In the early hours of morning we left Salt Lake City for the Navajo Reservation. It was time for the spring delivery of Walk In Beauty shoes. Our trips typically find us starting out toward Mexican Hat, Utah. We’ve grown accustomed to making our first delivery at Monument Valley Elementary, but this time things would be different.
At this time of year, the 14 schools we presently serve are all enjoying spring break and conducting standardized testing – but all at different times. In addition, the majority have two-hour reading blocks during which time we are not allowed to take the students out of class. Couple this with the miles we cover (nearly 2,000), and the logistics can get a bit complicated. The way things worked out, we would begin deliveries at Sanders Elementary (southeast portion of the reservation) and work backwards toward Monument Valley (northwest portion of the reservation). With this as the plan, we headed toward Gallup, NM and felt ourselves easing back into being on The Land.
For those of you who have traveled to the reservation, you know the weather is always a subject of conversation and often unpredictable.
Two months can pass from the time a student’s foot is measured to the time they receive their new shoes. Many of our coordinators tell us how anxious and excited the students are and how they continually ask when their new shoes will arrive.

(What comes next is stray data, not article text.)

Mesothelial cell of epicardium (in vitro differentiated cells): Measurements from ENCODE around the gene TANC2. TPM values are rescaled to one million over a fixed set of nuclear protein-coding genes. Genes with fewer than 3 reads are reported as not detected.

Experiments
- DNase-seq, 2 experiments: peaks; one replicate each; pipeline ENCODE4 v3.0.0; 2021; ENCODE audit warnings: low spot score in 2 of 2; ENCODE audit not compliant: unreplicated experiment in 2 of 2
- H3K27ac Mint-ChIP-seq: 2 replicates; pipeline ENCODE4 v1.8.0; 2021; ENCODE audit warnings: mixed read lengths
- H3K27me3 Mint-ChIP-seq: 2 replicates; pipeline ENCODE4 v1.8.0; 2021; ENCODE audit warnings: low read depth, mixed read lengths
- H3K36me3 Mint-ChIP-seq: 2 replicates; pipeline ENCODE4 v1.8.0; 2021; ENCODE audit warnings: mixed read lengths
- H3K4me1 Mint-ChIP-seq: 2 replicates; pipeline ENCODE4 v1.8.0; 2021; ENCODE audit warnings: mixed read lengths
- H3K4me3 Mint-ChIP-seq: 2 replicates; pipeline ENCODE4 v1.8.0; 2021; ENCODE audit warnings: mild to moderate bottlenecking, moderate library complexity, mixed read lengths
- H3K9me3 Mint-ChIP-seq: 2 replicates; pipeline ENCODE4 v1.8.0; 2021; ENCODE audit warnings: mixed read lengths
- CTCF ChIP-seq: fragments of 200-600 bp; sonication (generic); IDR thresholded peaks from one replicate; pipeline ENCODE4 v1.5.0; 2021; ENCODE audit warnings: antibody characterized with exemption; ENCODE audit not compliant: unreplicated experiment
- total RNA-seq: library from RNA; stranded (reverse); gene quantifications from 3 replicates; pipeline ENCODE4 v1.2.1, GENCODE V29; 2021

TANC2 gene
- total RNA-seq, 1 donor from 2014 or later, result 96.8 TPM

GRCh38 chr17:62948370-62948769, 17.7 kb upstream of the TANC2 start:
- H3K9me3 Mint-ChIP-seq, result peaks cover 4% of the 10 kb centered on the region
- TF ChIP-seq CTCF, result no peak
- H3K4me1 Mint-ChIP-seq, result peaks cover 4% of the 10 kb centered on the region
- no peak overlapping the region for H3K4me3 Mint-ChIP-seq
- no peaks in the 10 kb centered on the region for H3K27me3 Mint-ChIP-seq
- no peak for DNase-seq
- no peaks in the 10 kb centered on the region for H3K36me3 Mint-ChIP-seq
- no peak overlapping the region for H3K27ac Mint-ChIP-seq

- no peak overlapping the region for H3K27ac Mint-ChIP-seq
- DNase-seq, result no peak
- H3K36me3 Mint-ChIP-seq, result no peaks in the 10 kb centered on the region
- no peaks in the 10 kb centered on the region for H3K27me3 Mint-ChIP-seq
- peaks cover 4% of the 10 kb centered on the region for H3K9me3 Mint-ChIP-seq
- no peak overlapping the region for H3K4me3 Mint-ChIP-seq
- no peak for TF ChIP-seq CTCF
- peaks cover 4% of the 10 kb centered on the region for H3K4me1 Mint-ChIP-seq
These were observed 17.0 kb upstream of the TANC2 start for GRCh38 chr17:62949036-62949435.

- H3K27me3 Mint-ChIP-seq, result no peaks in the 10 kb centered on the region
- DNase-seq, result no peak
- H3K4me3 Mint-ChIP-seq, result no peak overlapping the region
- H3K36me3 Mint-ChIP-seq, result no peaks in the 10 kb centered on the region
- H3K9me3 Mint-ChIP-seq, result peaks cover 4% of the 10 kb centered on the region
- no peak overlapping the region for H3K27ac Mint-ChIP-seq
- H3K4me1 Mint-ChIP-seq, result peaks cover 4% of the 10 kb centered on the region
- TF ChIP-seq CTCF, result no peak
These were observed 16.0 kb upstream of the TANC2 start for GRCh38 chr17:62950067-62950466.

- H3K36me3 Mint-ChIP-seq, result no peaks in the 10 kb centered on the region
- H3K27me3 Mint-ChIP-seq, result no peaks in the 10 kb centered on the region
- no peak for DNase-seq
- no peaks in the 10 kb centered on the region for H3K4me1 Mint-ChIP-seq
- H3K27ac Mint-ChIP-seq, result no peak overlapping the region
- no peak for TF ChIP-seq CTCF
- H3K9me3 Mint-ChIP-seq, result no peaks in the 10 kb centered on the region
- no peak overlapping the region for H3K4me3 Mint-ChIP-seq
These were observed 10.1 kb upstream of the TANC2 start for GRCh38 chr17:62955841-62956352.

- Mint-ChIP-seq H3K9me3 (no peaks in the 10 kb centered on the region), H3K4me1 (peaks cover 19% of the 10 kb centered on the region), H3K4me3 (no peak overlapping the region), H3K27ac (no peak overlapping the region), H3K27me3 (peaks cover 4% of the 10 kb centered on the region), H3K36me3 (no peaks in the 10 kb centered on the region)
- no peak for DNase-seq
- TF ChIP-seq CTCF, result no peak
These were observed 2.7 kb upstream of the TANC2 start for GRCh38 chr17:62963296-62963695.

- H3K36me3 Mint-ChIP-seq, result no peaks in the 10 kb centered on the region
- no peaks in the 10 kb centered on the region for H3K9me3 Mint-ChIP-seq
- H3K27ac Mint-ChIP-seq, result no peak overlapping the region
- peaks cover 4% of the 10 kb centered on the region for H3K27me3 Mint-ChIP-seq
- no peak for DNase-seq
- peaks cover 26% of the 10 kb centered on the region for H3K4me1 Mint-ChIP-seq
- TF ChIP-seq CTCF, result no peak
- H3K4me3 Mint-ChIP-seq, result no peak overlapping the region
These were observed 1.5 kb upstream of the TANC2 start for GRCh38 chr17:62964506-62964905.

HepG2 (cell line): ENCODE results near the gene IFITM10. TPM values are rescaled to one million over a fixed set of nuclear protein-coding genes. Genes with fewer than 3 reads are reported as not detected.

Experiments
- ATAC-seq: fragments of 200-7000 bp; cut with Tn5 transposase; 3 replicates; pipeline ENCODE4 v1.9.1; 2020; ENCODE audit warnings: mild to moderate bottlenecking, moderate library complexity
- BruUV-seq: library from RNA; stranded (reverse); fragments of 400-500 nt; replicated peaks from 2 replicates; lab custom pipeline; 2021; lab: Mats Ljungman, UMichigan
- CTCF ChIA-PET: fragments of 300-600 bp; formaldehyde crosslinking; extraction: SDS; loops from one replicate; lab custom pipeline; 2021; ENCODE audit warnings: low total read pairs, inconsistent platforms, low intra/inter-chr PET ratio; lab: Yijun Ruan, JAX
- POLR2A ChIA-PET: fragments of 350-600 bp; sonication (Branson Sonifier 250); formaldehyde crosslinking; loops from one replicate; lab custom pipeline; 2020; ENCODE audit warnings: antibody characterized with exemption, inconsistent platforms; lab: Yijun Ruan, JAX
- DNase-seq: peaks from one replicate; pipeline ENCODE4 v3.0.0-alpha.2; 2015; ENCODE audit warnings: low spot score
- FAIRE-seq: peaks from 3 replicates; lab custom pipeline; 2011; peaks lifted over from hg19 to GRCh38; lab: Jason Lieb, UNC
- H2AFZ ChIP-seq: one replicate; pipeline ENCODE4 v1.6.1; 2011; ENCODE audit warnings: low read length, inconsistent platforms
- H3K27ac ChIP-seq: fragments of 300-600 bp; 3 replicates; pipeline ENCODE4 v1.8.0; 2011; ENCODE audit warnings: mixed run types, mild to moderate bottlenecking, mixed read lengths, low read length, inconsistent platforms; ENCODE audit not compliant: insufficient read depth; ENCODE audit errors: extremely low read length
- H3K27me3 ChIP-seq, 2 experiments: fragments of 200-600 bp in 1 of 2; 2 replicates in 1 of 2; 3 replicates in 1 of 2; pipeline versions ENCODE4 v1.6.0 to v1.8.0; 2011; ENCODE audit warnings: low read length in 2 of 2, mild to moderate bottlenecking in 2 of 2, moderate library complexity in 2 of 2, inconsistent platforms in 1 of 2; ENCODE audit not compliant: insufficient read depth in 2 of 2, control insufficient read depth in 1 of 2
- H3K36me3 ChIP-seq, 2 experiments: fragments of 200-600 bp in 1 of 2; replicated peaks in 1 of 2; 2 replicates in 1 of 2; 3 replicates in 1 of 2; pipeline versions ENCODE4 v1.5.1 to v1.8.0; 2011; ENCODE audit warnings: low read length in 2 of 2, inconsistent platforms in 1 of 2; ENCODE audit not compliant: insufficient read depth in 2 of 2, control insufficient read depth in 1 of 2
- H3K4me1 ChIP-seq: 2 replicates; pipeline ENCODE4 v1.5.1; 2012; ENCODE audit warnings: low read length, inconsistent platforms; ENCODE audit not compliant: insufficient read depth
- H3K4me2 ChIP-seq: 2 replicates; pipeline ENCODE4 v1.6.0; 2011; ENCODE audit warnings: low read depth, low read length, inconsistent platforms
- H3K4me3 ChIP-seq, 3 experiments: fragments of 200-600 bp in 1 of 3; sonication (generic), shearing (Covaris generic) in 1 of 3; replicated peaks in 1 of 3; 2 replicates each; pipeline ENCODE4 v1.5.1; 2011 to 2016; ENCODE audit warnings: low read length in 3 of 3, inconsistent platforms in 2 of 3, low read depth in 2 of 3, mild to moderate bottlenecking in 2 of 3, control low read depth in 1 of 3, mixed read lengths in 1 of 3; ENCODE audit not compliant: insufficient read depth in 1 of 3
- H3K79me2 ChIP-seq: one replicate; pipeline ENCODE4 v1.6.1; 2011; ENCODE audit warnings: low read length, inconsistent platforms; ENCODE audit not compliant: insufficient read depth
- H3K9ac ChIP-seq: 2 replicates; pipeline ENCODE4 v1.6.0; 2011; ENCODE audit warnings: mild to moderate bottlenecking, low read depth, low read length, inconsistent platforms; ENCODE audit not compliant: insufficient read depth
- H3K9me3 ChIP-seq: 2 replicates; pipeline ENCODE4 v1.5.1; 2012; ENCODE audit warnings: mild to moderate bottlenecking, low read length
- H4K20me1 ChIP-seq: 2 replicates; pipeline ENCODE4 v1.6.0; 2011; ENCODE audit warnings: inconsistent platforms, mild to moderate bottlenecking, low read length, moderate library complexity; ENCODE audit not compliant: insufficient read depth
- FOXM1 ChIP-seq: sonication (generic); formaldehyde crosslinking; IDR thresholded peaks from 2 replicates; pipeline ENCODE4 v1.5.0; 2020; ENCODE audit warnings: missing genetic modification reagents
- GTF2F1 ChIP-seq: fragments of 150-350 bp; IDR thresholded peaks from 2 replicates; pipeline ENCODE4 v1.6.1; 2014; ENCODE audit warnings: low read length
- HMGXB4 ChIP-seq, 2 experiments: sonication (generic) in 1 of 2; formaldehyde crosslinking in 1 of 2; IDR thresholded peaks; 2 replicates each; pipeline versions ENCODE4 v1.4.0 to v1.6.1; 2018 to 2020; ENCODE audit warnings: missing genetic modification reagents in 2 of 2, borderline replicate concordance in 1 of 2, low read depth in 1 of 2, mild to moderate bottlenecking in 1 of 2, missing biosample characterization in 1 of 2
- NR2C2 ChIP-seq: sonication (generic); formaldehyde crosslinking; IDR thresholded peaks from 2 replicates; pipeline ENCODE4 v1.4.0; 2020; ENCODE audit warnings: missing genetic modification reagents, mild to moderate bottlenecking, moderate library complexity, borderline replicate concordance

At each school we are warmly greeted by staff members. At one school, a maintenance man said, “Good to see you again. Thank you for what you are doing for our kids.” In the midst of another delivery, a 2nd grade teacher came in to thank us. She said her students were so happy to receive their shoes.
While receiving her new shoes, a 3rd grade girl asked if her younger brother and sister had gotten their shoes. We recognized that a few of the students to whom we were delivering shared an unusual last name. Our school coordinator told us the students were from a family of 6 children who lived with their single mother in a traditional Hogan with no running water. The concern this young girl showed for her siblings touched our hearts.
Here are a few of the student’s reactions to receiving their new socks and shoes:
* Jumping up and down a 2nd grade boy said, “These feel really good!”
* Pointing to her old shoes a kindergarten girl said, “These are so tight for me.”
* “I like these new socks,” said a 4th grade boy. “Me too,” replied his female classmate.
* After putting on his new shoes a 4th grade boy said, “My feet feel better.”
* Looking surprised and pleased a 2nd grade boy said, “These are actually new!”
* Out in the hall a 4th grade girl exclaimed to other students, “Look, I got new shoes!”
* “Can I wear my new socks?” asked a 2nd grade boy. “They are so soft inside.”
We are blessed with generous donors who make it possible for us to continue this work. Our deepest gratitude is extended to all those who have given of their resources to make Walk In Beauty a viable program.
Questions about Walk In Beauty? E-mail us at: firstname.lastname@example.org
To see additional photos from our trip, please click here.